I wrote this for individual players & families who are trying to proceed in junior competitive tennis on a tight budget. So if you – just like us – count every dollar/euro while keep going further on tennis trainings & tournaments, may be this will be helpful for you. I will also welcome your own tips & tricks on the matter – below in “Comments” section and on our social network profiles (twi, fb).
When Sashka is out of tournaments, we do not have a lot of “hot news” to write about. Nevertheless, our life is going on.
Read further if you want to know (a little bit more) about Sashka’s daily tennis routine these days.
There are quite a lot of routine tennis things happened since my previous post. We spent hours on the court daily, working on what we can improve fast, both technically & tactically. We still can’t forecast where is Sashka’s “honest” place in ITF Juniors ranking (#379 now) whether she is sitting too high or too low at the time. But one thing is quite definite: we have a training process “close to normal” now, so it is time to play tournaments and try to earn some experience & ITF points.
Day # 3 started extremely early – at 5:40 a.m.! The tournament venue had 3 courts only. The matches scheduled to start at 8 a.m., so the only available time for practicing & warming-up is from 6 a.m. to 7:30 a.m (last half an hour reserved for the first match players). If I say that Sashka is an early bird, it won’t be true. So this wake up was really, really hard to complete. Soon or late, but at 6:30 we sat in the taxi driving us to the venue…
As our first tournament travel in 2017 is going on, we keep blogging it day by day. Read how we reach a town “in the middle of nowhere”, why Slovak trains are extremely good, and why you need to wake up in 5:30 a.m. to be able to practice.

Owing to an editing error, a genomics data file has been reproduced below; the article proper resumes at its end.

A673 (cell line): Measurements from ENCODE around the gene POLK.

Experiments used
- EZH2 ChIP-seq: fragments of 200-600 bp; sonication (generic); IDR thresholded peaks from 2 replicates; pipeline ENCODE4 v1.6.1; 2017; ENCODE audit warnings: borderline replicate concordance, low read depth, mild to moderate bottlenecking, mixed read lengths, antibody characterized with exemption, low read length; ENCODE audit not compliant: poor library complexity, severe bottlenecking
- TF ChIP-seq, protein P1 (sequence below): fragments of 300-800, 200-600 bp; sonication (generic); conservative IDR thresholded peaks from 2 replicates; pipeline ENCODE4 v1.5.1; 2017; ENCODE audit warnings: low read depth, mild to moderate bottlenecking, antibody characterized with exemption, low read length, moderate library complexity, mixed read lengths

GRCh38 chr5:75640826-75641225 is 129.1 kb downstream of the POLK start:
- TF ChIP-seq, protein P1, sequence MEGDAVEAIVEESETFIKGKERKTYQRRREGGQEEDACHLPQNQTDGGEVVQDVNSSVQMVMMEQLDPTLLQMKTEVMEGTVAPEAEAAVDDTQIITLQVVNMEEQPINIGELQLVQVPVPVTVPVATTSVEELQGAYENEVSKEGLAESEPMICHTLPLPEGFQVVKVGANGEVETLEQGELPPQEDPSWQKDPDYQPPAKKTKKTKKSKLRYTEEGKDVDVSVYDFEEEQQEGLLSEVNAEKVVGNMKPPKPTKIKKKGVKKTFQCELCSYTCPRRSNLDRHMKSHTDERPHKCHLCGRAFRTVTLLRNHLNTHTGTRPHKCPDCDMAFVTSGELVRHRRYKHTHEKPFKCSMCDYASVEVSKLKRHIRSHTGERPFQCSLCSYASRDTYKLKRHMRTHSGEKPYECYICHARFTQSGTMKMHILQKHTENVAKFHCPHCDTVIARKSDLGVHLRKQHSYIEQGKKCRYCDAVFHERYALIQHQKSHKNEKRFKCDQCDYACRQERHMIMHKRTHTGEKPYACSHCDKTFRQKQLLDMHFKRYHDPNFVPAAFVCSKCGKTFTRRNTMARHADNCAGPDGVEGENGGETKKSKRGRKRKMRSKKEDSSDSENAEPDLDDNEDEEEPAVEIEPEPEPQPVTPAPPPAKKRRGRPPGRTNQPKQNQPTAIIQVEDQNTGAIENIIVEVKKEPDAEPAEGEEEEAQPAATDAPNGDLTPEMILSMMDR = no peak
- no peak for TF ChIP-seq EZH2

Yes, it became a reality: Sashka got the chance to play several tournaments again! No idea how long this opportunity stays with us, but for now we have funds to travel to 2-3 events (not remoted too far from Croatia). The first one is ITF Juniors Grade 2 in Senec, Slovakia (25 km away from Bratislava). See below our report on the first day of the travel.
Daughter & father. Tennis practice in the morning. Fundraising at the central square of your city in the evening. Train or bus at night. Repeat daily for 50 days. Unreal? Watch us.
What does it mean to raise a junior competitive tennis player who is a refugee? Well, it has its “pros and cons” – as many other things in our life. In this article (first of several) I’ll tell you in general what our family has experienced for 5+ years of being refugee tennis parents.
Hi, it is Sashka’s father writing.
You probably heard before some amazing stories about insane things tennis parents can do for their kids. Let me tell you my story as well.
While it failed with no results, I still believe I did not waste my (last) money, time and faith. I do not know why, but I am sure that one day this experience & strong determination to help Sashka continue her tennis career will pay off. What if not? Well, at least I will regret about those things I did – but not about those I didn’t.
So once upon a time, one tennis family faced with big problems. A father’s company just got bankrupted – burying his savings and professional reputation. This family lived in a non-native country, with refugee passports. They were (actually, they are) significantly limited in their rights and couldn’t count on any help from the state or local authorities. Nobody wanted to give them a job – as they are refugees speaking not-so-good local language, not having local working experience etc.
The most important thing was they must finance their daughter junior tennis perfomance. They all together – a girl and her family – spent 10 years to reach quite a good tennis level. She is a promising young sportsperson. So they decided to fight…
We asked Sashka 20 questions about everything, from favorite tennis shots to books & music. Read this to know her better.